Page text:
Title (Brazil): "Edukators Os Educadores" ("Edukators The Educators")
*** This review may contain spoilers ***
DIE FETTEN JAHRE... is a rare solid and entertaining piece of Austrian
(and German) movie-making. Co-writer / director Heinz Weingartner
manages to tell a story of three committed friends and their fight
against a capitalist society that reminded me a bit of Finchers FIGHT
The involuntary victim of there actions is exposed as being not so different from his kidnappers, which leads to some hilarious moments in the film, and even they become endangered to "fail" in the same way.
The emotions and tensions between the characters is very convincing and comprehensive as are their motivations.
At one point when Peter asks Jan and Jule if they're having an affair, the actors manage do give the answer without speaking an barely moving their facial muscles - thats something only a few directors can achieve.
Finally Austrian movie-making exists beyond the walls of depressing suburban blocks of flats. Way to go, Hans!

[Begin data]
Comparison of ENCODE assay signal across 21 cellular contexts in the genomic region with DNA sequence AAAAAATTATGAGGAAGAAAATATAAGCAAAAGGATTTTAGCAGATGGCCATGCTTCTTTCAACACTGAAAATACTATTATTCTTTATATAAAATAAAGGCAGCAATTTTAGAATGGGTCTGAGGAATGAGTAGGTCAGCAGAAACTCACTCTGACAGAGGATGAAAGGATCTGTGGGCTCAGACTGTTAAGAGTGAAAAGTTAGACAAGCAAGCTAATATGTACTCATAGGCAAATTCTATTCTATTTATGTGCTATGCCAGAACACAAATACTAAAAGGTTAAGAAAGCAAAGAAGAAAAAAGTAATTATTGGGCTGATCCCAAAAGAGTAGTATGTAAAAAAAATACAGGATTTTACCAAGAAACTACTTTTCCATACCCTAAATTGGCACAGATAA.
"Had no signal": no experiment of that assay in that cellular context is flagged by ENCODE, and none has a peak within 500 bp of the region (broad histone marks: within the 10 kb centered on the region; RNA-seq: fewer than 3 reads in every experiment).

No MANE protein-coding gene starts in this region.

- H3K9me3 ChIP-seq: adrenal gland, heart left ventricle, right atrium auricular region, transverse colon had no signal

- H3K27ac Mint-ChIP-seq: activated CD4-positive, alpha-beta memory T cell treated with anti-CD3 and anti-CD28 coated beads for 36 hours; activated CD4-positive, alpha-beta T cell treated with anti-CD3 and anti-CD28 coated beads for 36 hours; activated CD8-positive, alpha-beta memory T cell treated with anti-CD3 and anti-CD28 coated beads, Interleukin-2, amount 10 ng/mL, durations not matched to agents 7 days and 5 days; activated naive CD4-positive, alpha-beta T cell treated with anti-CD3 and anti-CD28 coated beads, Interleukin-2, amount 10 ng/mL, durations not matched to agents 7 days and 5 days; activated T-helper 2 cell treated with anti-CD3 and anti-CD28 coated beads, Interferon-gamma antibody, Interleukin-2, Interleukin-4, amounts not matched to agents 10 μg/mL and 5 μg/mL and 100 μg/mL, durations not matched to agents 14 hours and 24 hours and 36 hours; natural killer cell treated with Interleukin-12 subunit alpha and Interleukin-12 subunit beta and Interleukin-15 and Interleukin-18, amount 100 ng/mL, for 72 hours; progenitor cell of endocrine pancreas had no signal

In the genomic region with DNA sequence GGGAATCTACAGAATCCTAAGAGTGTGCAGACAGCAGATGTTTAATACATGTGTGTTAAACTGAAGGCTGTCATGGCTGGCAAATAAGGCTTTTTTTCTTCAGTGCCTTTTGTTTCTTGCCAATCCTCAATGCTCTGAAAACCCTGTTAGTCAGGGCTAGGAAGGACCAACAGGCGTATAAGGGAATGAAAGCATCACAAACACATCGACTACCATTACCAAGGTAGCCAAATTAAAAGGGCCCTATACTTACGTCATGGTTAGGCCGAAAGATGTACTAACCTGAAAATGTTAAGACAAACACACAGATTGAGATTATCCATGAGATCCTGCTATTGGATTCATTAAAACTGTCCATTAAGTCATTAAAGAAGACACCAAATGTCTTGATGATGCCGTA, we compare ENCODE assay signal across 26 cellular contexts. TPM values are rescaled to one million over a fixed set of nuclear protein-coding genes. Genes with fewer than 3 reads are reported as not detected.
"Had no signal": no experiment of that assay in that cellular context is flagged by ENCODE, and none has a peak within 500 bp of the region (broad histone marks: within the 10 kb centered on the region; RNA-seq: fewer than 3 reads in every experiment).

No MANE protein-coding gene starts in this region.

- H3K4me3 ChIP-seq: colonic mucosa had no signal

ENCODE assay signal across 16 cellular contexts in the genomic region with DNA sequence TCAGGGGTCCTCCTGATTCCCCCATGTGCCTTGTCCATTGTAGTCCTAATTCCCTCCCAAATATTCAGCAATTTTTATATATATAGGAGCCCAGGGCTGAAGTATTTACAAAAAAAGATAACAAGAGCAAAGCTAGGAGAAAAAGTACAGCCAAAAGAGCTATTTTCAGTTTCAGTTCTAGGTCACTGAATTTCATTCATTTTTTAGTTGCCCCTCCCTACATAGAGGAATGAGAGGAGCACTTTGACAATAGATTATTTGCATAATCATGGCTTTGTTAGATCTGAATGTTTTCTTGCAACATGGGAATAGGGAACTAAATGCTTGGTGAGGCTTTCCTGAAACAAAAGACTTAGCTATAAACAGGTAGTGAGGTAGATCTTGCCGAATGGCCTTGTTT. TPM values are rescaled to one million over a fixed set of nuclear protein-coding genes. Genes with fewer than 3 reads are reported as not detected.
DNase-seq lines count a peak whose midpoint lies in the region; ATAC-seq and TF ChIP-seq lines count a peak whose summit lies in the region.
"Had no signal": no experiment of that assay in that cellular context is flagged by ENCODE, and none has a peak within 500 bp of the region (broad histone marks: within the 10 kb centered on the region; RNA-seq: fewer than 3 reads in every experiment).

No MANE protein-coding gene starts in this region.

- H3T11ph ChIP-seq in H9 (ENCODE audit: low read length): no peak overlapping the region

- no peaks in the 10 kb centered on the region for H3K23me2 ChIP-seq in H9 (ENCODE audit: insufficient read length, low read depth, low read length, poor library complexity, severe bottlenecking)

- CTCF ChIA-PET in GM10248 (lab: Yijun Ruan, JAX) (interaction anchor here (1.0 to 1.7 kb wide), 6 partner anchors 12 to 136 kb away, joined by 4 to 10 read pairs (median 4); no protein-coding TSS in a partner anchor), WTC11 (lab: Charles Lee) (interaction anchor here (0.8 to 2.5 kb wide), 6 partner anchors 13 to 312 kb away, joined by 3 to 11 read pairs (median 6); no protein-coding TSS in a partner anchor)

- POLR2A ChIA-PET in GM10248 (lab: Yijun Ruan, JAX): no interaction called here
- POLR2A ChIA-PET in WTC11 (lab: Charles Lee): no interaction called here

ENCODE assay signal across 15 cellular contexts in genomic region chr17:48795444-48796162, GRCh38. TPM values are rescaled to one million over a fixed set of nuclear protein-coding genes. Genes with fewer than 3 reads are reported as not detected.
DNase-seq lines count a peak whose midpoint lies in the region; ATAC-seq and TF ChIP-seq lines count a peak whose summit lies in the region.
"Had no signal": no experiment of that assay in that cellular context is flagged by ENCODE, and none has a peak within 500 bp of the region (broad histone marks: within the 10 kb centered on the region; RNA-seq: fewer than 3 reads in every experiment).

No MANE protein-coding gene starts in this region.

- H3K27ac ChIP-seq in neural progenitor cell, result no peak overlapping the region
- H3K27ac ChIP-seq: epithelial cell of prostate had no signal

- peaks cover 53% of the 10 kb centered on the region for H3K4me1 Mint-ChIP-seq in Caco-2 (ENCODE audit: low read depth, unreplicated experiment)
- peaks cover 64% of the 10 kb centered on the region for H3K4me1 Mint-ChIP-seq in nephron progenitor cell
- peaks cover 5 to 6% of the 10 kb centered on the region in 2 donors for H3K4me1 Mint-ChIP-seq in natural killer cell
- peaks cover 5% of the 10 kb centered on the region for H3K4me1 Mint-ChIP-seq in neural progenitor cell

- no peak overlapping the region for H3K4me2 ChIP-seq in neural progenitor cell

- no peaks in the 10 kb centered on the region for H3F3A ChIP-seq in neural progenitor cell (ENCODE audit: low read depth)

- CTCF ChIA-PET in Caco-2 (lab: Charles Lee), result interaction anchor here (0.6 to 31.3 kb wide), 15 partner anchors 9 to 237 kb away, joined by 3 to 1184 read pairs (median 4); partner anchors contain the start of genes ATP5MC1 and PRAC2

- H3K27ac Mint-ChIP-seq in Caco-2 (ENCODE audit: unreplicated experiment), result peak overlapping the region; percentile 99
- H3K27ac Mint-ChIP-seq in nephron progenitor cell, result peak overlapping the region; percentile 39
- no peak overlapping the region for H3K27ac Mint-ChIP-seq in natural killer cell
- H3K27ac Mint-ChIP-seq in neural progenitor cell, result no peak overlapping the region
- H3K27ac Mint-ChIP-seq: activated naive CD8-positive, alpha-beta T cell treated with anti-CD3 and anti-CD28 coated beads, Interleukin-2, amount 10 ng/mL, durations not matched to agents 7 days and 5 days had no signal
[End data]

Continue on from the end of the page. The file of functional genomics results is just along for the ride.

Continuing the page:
*** This review may contain spoilers ***
The truth is Hardenberg, as a good capitalist, fooled and cheated Jan, Jule and Peter during all the movie. I even doubt Hardenberg has ever joined the 1968 students protests in Germany. He was just a loudmouth playing for time. Like many people, he never changed indeed. But in the end the left wing trio was even smarter. I'm not going to tell more here, go and watch the movie yourself. "The Fat Years Are Past" or "The Educators" is a great, great, great German movie. Daniel Brül is a great talent and his coworkers are also walking the right path. Highly recommended. Don't die before you go to the movies! If, like me, you enjoy Daniel Brül's work, watch him acting in "Goodbye Lenin". He is really a very good actor. There are movies and actors outside Hollywood!